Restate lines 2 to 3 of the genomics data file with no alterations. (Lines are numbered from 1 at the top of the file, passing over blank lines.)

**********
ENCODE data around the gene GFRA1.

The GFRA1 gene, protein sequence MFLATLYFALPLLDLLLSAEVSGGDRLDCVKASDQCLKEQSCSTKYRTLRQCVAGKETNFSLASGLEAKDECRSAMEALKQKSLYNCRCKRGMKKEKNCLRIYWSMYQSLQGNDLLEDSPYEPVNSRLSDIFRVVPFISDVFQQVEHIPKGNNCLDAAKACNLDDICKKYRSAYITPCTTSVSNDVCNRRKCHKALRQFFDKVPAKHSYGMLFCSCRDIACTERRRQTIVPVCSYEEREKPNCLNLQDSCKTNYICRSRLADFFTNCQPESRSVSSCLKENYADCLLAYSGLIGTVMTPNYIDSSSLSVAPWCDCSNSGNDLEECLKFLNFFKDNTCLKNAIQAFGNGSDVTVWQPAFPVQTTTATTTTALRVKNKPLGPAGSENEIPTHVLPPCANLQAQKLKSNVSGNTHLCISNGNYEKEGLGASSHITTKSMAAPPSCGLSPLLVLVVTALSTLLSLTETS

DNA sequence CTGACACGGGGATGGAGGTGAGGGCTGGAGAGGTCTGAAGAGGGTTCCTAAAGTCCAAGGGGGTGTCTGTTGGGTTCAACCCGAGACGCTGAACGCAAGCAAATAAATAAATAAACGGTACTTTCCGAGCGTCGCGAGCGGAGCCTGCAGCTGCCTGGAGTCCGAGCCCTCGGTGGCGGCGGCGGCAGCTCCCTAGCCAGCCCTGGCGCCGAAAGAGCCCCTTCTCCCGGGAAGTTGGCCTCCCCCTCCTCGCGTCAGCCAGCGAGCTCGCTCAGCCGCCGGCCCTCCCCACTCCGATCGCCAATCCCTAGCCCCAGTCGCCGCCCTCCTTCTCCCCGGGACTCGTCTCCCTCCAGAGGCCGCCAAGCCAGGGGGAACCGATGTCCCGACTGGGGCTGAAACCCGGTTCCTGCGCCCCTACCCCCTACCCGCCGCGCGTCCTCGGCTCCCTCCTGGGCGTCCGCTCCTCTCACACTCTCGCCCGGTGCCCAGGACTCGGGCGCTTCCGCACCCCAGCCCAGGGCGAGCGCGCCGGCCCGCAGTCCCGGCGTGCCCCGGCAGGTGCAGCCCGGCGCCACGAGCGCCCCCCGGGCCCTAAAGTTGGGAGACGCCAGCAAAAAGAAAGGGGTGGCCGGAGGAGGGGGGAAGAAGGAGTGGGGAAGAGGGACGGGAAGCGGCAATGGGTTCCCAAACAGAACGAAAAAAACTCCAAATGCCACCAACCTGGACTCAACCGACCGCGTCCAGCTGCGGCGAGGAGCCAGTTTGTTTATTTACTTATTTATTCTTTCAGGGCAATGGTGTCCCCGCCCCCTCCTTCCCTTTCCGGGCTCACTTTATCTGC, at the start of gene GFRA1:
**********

The GFRA1 gene, protein sequence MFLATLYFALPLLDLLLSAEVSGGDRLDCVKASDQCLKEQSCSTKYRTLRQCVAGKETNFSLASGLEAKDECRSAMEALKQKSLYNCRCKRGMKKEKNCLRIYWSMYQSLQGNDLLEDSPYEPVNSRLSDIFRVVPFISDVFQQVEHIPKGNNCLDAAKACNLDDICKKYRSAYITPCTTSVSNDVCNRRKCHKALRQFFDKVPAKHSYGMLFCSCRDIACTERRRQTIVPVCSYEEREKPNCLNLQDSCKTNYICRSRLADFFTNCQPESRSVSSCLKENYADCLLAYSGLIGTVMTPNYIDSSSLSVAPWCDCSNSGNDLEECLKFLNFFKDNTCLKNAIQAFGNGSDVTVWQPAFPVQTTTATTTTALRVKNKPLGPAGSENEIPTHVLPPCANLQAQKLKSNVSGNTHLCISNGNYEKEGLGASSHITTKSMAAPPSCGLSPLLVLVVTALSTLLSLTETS

DNA sequence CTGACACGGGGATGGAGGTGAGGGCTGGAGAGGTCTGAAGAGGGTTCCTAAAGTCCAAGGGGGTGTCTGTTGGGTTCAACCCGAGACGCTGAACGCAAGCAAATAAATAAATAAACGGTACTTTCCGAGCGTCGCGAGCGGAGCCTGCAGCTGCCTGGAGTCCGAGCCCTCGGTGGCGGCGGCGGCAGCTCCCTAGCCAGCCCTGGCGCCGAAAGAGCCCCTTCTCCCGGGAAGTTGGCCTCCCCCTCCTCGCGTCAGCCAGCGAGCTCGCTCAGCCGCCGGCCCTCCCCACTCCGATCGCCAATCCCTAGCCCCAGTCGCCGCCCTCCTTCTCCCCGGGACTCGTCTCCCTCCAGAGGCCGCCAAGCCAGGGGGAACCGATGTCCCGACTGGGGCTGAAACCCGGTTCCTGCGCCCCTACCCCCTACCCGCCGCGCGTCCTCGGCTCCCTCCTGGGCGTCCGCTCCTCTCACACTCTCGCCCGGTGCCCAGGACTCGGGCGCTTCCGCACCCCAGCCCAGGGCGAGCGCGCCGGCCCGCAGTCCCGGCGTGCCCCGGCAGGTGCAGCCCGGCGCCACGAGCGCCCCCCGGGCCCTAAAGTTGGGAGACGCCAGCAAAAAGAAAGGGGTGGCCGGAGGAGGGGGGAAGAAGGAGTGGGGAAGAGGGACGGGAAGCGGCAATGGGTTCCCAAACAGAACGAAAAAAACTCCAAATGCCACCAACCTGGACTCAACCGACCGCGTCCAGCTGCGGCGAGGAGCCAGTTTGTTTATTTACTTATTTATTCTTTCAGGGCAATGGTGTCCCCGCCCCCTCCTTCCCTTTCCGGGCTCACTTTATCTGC, at the start of gene GFRA1: